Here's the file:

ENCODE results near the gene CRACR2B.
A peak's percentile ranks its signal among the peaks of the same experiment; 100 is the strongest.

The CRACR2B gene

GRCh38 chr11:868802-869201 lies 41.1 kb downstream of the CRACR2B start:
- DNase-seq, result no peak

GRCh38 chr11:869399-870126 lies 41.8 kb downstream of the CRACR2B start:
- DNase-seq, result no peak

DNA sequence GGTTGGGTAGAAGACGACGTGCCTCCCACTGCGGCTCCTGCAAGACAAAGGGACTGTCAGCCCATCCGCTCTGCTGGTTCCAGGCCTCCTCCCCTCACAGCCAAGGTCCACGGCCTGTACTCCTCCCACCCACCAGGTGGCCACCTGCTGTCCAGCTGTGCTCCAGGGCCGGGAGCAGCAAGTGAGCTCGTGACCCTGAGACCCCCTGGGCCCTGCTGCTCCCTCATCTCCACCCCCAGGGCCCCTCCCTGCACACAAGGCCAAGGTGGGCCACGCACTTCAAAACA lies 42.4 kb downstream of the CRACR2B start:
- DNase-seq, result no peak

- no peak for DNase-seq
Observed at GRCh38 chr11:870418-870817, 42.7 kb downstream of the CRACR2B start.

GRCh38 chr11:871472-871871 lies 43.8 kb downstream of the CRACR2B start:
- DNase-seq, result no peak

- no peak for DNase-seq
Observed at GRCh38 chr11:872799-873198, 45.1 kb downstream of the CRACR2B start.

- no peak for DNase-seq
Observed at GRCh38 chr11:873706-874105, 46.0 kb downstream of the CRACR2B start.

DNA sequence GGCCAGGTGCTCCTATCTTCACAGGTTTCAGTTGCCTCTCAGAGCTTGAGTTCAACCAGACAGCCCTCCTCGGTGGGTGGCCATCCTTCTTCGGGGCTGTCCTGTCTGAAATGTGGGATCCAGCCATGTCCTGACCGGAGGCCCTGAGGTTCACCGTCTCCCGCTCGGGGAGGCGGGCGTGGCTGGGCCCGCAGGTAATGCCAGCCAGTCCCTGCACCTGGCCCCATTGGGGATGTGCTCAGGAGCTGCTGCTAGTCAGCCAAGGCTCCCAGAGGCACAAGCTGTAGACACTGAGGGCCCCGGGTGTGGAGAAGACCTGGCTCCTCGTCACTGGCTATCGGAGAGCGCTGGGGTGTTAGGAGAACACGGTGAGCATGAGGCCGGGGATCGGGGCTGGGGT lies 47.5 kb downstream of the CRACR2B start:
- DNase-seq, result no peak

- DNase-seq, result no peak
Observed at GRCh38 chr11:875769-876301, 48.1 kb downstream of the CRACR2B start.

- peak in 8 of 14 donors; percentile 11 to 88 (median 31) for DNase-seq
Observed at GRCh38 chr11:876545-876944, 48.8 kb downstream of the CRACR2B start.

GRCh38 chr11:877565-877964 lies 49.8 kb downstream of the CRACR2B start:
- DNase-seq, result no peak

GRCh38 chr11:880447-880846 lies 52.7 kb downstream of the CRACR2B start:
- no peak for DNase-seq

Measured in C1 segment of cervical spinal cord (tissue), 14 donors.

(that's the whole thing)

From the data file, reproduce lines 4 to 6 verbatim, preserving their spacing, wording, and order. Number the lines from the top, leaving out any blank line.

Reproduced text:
GRCh38 chr11:868802-869201 lies 41.1 kb downstream of the CRACR2B start:
- DNase-seq, result no peak

GRCh38 chr11:869399-870126 lies 41.8 kb downstream of the CRACR2B start: